BS

Ben Stevenson

Animal Welfare Research Assistant @ Rethink Priorities
230 karmaJoined Jul 2022London, UK

Comments
22

Moral trade opportunity: Alice donates a kidney, Bob donates part of their liver?

Hey!

The responses were written with input from animal welfare professionals, but they're only suggestions and I would encourage you to share your own opinions too. I'm happy to talk through the object-level of any disagreements, if helpful.

On images specifically, I agree that misleading pictures could undermine the label's effectiveness but I personally doubt the risk outweighs the reward of informing consumers about the real conditions of animal farming. Whether you choose 'agree' or 'disagree', I think you should detail your thoughts in the 'explanation' section and emphasise that businesses shouldn't be allowed to use misleading photos of animals.

The labels will be imperfect, and it's an open question whether policymakers and the public will stall on further progress. More empirical research here would be good. (If you've not seen it, you might find this resource interesting although it is a few years old). But I think that we have to try to score a goal whenever the opportunity presents itself, and that it's very plausible both that political wins build momentum for the animal movement and that labelling increases public salience of welfare issues.

Independent assessment of welfare claims is covered in question 72. I've suggested strongly supporting it, except in cases where it made the labelling scheme unworkable.

I think it takes about 30 minutes to reply to this consultation, and I think it's absolutely worth doing.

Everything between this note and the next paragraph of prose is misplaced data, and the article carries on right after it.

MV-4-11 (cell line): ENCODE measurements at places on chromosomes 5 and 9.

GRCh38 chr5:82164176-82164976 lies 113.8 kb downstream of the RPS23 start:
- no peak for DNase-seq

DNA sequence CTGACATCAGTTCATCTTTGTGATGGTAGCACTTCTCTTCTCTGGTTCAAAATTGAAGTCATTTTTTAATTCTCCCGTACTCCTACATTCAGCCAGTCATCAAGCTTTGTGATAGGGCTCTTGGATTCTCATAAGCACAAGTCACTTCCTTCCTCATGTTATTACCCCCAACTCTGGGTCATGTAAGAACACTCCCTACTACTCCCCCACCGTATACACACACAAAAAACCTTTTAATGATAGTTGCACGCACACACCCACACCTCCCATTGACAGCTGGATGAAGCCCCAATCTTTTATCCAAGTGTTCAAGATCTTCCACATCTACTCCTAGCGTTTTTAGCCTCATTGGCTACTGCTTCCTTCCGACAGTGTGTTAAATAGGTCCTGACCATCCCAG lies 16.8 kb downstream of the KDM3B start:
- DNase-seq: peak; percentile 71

This Google Doc indicates the animal welfare-relevant questions and suggests responses. I encourage anybody to copy-paste these suggestions, or use them as inspiration for original responses. Note that the government recognises "that respondents may choose to use some standardised text to inform their response", and accepts them as legitimate responses.

Thanks @haven for help writing this!

Thanks for writing this, Bella. I relate: I lived with mice recently and spent a lot of time fretting about their well-being as the landlord closed in.

I think that sympathy towards small, liminal animals speaks to an expanded moral circle and that, when we feel powerless to save the animals, bearing witness to their deaths as you've done here might be an important way of paying respect to them.

This is a great success story - well done to all involved!

the core message - some interventions are magnitudes more promising than others - was retained and even extended to other domains: from education, social programmes, and CO2 emissions reductions policies to efforts to change habits of meat consumption and voter turnout (Todd 2023)

 

Could you point me to the discussion of meat consumption in this source? I can't seem to find it. Thanks!

This is a really interesting resource; inspired me to take Kitcher off the bookshelf. Looking forward to part 2.

(Btw, small typo: word missing in ZFG's thesis title)

I've only skimmed this article, but also Coupet and Schehl (2021) claims "Much of the nonprofit performance theory suggests that donors are unlikely to base donation decisions on nonprofit production".

I find this post interesting, because I think it’s important to be conceptually clear about animal minds, but I strongly disagree with its conclusions.

It’s true that animals (and AIs) might be automatons: they might simulate qualia without really experiencing them. And it’s true that humans might anthropomorphise by seeing qualia in animals, or AIs, or arbitrary shape that don't really have them. (You might enjoy John Bradshaw’s The Animals Among Us, which has a chapter on just this topic).